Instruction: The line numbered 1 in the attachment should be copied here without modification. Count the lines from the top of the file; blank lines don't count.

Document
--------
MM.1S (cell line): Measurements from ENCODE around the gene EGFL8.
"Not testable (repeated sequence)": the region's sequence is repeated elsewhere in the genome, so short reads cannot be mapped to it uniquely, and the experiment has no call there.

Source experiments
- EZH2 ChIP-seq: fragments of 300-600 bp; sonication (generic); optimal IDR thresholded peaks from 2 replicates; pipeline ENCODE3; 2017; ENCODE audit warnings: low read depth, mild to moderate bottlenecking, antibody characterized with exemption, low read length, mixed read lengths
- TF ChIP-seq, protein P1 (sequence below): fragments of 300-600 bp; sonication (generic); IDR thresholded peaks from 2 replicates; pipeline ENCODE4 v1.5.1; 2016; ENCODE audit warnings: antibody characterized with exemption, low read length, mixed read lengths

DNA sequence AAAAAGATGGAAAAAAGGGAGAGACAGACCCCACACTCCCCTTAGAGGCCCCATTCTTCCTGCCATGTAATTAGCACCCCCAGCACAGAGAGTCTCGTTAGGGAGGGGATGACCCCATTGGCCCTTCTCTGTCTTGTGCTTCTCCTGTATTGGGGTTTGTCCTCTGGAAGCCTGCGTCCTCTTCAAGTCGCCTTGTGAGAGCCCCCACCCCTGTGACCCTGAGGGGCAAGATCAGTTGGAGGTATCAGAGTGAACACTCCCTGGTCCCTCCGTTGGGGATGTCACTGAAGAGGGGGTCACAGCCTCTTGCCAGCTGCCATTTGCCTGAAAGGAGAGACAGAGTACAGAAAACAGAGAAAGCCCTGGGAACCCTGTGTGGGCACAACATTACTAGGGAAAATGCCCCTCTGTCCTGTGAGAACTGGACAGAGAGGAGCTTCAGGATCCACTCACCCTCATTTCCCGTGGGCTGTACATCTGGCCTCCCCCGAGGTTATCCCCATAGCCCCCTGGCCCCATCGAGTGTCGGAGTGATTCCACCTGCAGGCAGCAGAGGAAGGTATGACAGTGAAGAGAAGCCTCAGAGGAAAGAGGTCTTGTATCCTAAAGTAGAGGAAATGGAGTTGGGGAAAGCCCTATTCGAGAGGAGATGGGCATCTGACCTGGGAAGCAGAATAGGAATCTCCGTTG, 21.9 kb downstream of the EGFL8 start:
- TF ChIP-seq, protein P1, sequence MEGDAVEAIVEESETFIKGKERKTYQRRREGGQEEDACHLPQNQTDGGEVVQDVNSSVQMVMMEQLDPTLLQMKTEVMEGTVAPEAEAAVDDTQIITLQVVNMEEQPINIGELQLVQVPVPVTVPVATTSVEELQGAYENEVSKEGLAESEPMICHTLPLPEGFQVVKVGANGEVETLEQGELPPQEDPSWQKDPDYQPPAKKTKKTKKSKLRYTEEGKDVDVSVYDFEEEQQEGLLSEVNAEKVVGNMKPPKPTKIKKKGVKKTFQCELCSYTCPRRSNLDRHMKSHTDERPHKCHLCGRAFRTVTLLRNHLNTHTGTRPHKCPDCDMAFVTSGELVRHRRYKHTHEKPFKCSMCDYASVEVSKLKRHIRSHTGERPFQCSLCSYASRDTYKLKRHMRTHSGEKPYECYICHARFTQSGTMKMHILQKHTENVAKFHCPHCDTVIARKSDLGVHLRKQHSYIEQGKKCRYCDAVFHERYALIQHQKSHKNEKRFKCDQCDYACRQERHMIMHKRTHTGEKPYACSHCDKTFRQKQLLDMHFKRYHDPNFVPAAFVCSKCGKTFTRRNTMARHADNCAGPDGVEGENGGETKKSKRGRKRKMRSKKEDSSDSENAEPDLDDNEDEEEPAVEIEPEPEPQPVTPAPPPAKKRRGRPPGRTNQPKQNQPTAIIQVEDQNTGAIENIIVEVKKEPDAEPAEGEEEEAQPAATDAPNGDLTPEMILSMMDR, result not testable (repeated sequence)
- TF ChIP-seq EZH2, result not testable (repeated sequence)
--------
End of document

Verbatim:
MM.1S (cell line): Measurements from ENCODE around the gene EGFL8.